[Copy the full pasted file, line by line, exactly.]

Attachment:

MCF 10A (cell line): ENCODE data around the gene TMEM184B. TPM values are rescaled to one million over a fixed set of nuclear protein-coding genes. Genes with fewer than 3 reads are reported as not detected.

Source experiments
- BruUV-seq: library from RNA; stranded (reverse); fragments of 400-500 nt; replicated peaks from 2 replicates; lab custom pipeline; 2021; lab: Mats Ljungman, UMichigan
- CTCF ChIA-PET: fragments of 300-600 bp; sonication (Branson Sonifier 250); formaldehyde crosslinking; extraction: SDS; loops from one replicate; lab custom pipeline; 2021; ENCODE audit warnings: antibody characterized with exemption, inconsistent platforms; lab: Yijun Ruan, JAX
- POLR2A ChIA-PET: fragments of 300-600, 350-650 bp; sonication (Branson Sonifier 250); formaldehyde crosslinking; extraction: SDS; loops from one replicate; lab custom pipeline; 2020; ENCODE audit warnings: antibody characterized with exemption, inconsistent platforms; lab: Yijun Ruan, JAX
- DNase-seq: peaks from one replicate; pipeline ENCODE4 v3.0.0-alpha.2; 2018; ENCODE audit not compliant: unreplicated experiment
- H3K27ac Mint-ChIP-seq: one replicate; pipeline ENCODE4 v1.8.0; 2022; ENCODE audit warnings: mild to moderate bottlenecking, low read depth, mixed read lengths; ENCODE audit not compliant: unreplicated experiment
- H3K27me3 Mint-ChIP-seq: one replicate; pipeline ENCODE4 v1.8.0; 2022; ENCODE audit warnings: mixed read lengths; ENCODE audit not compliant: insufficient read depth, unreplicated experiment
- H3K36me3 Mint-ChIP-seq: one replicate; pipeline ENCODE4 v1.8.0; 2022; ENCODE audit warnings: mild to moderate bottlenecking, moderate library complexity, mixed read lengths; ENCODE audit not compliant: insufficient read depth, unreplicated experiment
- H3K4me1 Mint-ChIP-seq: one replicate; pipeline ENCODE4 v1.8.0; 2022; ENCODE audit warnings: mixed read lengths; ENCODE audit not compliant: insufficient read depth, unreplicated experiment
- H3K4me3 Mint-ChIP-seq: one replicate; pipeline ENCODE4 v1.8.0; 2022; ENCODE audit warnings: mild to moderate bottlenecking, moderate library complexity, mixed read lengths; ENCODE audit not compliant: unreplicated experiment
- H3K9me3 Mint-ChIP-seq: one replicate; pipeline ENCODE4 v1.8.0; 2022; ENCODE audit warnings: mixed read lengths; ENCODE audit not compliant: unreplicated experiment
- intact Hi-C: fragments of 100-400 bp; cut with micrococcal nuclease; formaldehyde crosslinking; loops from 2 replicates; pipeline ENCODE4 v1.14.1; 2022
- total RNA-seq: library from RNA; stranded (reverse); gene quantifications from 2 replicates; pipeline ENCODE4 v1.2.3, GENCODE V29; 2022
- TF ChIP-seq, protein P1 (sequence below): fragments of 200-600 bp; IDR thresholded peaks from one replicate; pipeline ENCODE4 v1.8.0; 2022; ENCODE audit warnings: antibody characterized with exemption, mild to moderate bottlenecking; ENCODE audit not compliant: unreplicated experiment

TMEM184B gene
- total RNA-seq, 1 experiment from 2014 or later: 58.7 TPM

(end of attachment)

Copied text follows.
MCF 10A (cell line): ENCODE data around the gene TMEM184B. TPM values are rescaled to one million over a fixed set of nuclear protein-coding genes. Genes with fewer than 3 reads are reported as not detected.

Source experiments
- BruUV-seq: library from RNA; stranded (reverse); fragments of 400-500 nt; replicated peaks from 2 replicates; lab custom pipeline; 2021; lab: Mats Ljungman, UMichigan
- CTCF ChIA-PET: fragments of 300-600 bp; sonication (Branson Sonifier 250); formaldehyde crosslinking; extraction: SDS; loops from one replicate; lab custom pipeline; 2021; ENCODE audit warnings: antibody characterized with exemption, inconsistent platforms; lab: Yijun Ruan, JAX
- POLR2A ChIA-PET: fragments of 300-600, 350-650 bp; sonication (Branson Sonifier 250); formaldehyde crosslinking; extraction: SDS; loops from one replicate; lab custom pipeline; 2020; ENCODE audit warnings: antibody characterized with exemption, inconsistent platforms; lab: Yijun Ruan, JAX
- DNase-seq: peaks from one replicate; pipeline ENCODE4 v3.0.0-alpha.2; 2018; ENCODE audit not compliant: unreplicated experiment
- H3K27ac Mint-ChIP-seq: one replicate; pipeline ENCODE4 v1.8.0; 2022; ENCODE audit warnings: mild to moderate bottlenecking, low read depth, mixed read lengths; ENCODE audit not compliant: unreplicated experiment
- H3K27me3 Mint-ChIP-seq: one replicate; pipeline ENCODE4 v1.8.0; 2022; ENCODE audit warnings: mixed read lengths; ENCODE audit not compliant: insufficient read depth, unreplicated experiment
- H3K36me3 Mint-ChIP-seq: one replicate; pipeline ENCODE4 v1.8.0; 2022; ENCODE audit warnings: mild to moderate bottlenecking, moderate library complexity, mixed read lengths; ENCODE audit not compliant: insufficient read depth, unreplicated experiment
- H3K4me1 Mint-ChIP-seq: one replicate; pipeline ENCODE4 v1.8.0; 2022; ENCODE audit warnings: mixed read lengths; ENCODE audit not compliant: insufficient read depth, unreplicated experiment
- H3K4me3 Mint-ChIP-seq: one replicate; pipeline ENCODE4 v1.8.0; 2022; ENCODE audit warnings: mild to moderate bottlenecking, moderate library complexity, mixed read lengths; ENCODE audit not compliant: unreplicated experiment
- H3K9me3 Mint-ChIP-seq: one replicate; pipeline ENCODE4 v1.8.0; 2022; ENCODE audit warnings: mixed read lengths; ENCODE audit not compliant: unreplicated experiment
- intact Hi-C: fragments of 100-400 bp; cut with micrococcal nuclease; formaldehyde crosslinking; loops from 2 replicates; pipeline ENCODE4 v1.14.1; 2022
- total RNA-seq: library from RNA; stranded (reverse); gene quantifications from 2 replicates; pipeline ENCODE4 v1.2.3, GENCODE V29; 2022
- TF ChIP-seq, protein P1 (sequence below): fragments of 200-600 bp; IDR thresholded peaks from one replicate; pipeline ENCODE4 v1.8.0; 2022; ENCODE audit warnings: antibody characterized with exemption, mild to moderate bottlenecking; ENCODE audit not compliant: unreplicated experiment

TMEM184B gene
- total RNA-seq, 1 experiment from 2014 or later: 58.7 TPM